MixedThe New RepublicThe record has spoken now, but what it tells us is perhaps more equivocal than Gordon wants to admit. There’s now no question that Hale was a crucial figure in Eliot’s life, and the work that Gordon and other scholars have done to reassert her importance to literary history is invaluable. But to enshrine her as a \'hidden muse\' perhaps grants too much power to that ultimately regressive concept—which, after all, is part of how Eliot kept Hale on the hook for all those years. If at times Eliot felt that he needed a muse, a Beatrice to inspire him and (just as importantly) to appreciate his poetry, at other times he seems to have needed only companionship, on his own perverse terms, and he leveraged his increasing fame in order to secure it ... Though he did sometimes address Hale as if she were his muse, Eliot’s own model of poetic creation, as detailed outside of his love letters, was far less sentimental. What was distinctive about poetry, for Eliot, is precisely that it doesn’t emanate from a single source, that it can never be traced back to one origin ... If it is important (and not simply interesting) to know that Eliot fell in love, and then out of it, with Hale, it’s not, pace Gordon, because it explains everything about his poetry, nor because he intended his impersonality to one day give way to a grand confession. It is because Eliot’s mind, equipped for its work, amalgamated this experience among many others. Being in love was grist for the mill, as were world war and Anglo-Catholicism: All were instrumental in producing the poetry Eliot was ultimately able to write.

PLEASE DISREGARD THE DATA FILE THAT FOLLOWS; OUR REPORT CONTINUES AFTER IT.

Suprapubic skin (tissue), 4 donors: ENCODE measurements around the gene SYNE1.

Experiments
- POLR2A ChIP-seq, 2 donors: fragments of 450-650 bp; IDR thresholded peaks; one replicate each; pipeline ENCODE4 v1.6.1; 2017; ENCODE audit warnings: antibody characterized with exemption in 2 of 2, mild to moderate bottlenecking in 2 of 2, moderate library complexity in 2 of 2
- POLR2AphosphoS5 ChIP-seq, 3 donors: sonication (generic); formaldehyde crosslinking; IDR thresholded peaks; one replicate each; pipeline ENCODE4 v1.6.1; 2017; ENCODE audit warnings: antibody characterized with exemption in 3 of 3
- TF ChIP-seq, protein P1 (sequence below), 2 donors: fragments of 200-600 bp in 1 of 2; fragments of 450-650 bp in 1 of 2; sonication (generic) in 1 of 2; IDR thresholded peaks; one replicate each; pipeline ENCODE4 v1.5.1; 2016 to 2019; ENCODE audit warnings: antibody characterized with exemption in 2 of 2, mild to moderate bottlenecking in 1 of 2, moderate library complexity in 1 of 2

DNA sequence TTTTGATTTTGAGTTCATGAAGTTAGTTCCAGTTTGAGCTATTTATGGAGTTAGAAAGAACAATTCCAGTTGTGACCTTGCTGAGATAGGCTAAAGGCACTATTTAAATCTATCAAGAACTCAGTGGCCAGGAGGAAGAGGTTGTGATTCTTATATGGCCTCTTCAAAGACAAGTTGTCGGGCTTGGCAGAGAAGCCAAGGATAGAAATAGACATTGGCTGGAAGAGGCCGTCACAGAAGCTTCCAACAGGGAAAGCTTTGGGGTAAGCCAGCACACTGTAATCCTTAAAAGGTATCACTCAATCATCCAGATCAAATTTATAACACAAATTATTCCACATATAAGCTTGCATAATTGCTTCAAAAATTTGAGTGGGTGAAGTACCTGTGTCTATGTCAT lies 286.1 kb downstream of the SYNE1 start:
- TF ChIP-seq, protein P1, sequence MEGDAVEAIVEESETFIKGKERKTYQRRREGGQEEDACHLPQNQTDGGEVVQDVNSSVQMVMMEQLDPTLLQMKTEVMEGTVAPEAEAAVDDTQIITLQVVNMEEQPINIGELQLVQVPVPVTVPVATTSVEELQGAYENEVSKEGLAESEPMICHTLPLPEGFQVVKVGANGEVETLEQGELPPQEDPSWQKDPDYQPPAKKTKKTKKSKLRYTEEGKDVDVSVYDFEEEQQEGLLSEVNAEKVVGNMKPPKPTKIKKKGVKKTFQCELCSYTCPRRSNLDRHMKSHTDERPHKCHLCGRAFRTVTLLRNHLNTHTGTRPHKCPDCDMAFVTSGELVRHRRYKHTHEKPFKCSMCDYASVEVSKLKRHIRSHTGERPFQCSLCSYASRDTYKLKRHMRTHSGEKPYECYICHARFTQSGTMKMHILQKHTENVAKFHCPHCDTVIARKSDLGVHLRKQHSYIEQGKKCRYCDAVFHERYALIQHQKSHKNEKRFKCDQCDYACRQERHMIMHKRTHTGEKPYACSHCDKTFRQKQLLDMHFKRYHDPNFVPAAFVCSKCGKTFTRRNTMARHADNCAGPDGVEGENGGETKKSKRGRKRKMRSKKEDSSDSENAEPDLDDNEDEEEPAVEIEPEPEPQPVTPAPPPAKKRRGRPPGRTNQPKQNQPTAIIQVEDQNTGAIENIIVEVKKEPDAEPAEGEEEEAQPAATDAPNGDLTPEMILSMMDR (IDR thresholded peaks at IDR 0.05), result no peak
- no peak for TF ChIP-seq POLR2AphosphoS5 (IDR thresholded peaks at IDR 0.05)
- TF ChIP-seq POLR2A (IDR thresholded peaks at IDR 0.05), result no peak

MixedThe New Republic... a very long book—727 pages, plus notes—though not a dense or difficult one. Menand’s style is reliably crisp and lively, and he has a great eye for the incongruous anecdote ... The book’s imposingness is also offset by the fact that it relies quite heavily on reworked or republished material...and it sometimes feels more like a gargantuan collection of articles on related topics than a true narrative history ... this self-satisfied nostalgia has permeated the culture industry for decades, and the highlights are now so burnished and familiar that a mere enumeration of events can feel like pandering. There were moments reading The Free World when I tried very hard not to break out into Billy Joel’s \'We Didn’t Start the Fire\' ... Menand is a boomer (born 1952), but he’s not Billy Joel. He doesn’t pander to nostalgia. The temperature of his prose is low...In small doses, this blasé sensibility can be a tonic, an antidote to the hyperbole the material usually attracts. Sustained over 700 pages, though, it feels like an overcorrection: At times, Menand’s tone is so disenchanted that we wonder why we’re supposed to care about the events, ideas, and figures he chronicles at all ... The right, by the way, barely features in The Free World, despite its spanning the rise of the modern conservative and libertarian movements: a curious lacuna.